Train cars are built at the CAF factory in Beasain, Spain. One of the Basque region's most successful companies, CAF, makes trains for Amtrak, the Washington, D.C., metro system and light rails in Sacramento, Pittsburgh and Houston.
For decades, most of the news out of Basque country was horrible. Since the late 1960s, this region in northern Spain has been infamous as home to the ETA separatist group, which killed more than 800 people while fighting for Basque independence from Madrid.
But two years ago, the separatist group declared a final cease-fire and the attacks have stopped. Now the country is becoming known for something else: its booming economy.
Originally published on Thu October 25, 2012 4:34 pm
Update at 5:19 p.m. ET. Obama Votes In Chicago:
After joking with some of the poll workers in Chicago, President Obama cast his ballot today, becoming the first president in history to vote early.
When Obama handed his license to the poll worker, he joked that they should ignore the fact that he has no grey hair in the picture. The poll worker actually checked if the picture on his ID matched the face.
After geting a little help to finalize his electronic vote, Obama said his vote showed just how easy and convenient the process was.
Vaccination campaigns have erased polio in almost every country in the world, but the disease persists in Afghanistan, Pakistan, and Nigeria. Obstacles in each country, including religious extremism, difficult terrain and transient populations, make eradication efforts difficult.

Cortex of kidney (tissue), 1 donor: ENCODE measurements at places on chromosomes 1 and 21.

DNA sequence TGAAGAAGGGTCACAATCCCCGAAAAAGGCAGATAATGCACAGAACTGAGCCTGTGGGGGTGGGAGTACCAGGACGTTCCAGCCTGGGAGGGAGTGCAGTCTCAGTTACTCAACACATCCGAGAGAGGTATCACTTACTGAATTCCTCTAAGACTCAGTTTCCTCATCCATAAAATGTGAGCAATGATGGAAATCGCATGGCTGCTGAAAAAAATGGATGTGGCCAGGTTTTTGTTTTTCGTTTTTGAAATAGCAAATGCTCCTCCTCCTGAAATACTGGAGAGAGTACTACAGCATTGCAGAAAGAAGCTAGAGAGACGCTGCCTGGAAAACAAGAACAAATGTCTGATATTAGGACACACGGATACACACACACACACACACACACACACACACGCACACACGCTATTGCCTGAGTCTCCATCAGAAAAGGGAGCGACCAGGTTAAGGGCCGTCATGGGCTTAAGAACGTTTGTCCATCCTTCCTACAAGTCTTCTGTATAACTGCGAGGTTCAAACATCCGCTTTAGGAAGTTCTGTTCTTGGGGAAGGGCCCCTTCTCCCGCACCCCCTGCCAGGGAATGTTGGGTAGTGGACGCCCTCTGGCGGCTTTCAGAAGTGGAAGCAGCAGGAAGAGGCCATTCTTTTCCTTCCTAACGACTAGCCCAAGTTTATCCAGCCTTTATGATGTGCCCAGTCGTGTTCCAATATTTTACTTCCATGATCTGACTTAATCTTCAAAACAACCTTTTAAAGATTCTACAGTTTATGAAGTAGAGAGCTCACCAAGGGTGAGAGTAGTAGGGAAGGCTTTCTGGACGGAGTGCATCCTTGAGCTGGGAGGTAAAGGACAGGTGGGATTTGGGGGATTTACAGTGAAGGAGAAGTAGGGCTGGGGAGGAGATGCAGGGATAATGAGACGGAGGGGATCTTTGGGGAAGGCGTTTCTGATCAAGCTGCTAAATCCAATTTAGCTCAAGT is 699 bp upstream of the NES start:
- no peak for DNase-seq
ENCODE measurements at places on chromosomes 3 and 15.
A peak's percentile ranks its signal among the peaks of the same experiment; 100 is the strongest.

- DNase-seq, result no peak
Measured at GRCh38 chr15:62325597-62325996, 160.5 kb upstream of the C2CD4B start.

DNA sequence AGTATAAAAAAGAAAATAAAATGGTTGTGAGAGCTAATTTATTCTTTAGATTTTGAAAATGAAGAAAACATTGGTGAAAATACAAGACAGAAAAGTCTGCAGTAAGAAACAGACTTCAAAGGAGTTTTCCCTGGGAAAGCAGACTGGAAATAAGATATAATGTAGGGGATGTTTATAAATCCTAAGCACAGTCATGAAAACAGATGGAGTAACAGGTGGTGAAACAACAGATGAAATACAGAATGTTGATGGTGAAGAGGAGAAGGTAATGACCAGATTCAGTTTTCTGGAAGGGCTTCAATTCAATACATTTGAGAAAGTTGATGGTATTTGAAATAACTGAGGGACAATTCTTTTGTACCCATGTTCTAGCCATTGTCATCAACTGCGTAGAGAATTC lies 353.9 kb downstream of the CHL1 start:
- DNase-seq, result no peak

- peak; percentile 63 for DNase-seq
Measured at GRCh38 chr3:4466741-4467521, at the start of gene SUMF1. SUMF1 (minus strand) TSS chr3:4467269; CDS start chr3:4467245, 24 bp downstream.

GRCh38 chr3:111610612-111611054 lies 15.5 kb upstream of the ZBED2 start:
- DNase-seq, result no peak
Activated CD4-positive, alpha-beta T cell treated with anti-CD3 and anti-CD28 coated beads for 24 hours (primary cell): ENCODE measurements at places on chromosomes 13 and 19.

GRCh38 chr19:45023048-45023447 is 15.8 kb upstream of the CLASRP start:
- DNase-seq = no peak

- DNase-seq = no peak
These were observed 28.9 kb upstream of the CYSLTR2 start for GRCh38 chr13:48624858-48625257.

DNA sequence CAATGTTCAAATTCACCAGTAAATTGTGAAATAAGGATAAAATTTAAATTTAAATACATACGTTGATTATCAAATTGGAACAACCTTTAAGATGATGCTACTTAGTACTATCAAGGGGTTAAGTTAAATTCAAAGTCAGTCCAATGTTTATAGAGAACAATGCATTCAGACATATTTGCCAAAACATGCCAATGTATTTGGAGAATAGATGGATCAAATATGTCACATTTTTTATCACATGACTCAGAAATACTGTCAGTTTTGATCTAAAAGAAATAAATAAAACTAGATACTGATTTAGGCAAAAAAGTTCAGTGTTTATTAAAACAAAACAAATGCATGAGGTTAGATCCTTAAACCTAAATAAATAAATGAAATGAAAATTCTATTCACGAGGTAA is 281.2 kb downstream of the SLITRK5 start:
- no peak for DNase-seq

David Stern said his 30-year run as the NBA's commissioner will come to an end Feb. 1, 2014.
ESPN reports the NBA Board of Governors tapped Adam Silver, Stern's deputy, as the successor.
"Stern, 70, has been the NBA's commissioner since Feb. 1, 1984. Last December, when a new collective bargaining agreement was announced, he predicted it would be the final labor deal before he steps down.
This is TALK OF THE NATION. I'm Neal Conan in Washington. Most would describe the Middle East peace process as stuck somewhere between impasse and stalemate and not likely to budge anytime soon. Still, a delegation of respected world leaders is visiting Middle East capitals to see if moral power can effect change. They're members of The Elders, some of the most respected leaders of recent history. They look to restart dialogue on some of the world's most intractable disputes and call attention to violations of human rights.
People around the world asked questions after a court in Italy issued prison sentences for scientists convicted of failure to warn the public of an earthquake. In 2009, a temblor devastated the city of L'Aquila and killed more than 300 people shortly after a group of geologists had met to talk about a series of smaller shocks, but scientists around the world say there is no way to predict an earthquake with any kind of accuracy. Aside from that trial, Italy plays a crucial role in the euro crisis.
This is TALK OF THE NATION. I'm Neal Conan in Washington. Two dozen dead and hundreds sickened from contaminated drugs with probably more to come. The outbreak of fungal meningitis has scared many thousands more who received injections of what may have been tainted steroids from a now-closed facility in Massachusetts, which called itself a compounding pharmacy.
Originally published on Thu October 25, 2012 3:32 pm
Little rooibos, the humble red tea buttressing the "decaf" side of the after-dinner menu, must be growing up: First, featured in a Starbucks latte. Now, important enough to need its own gourmet lexicon.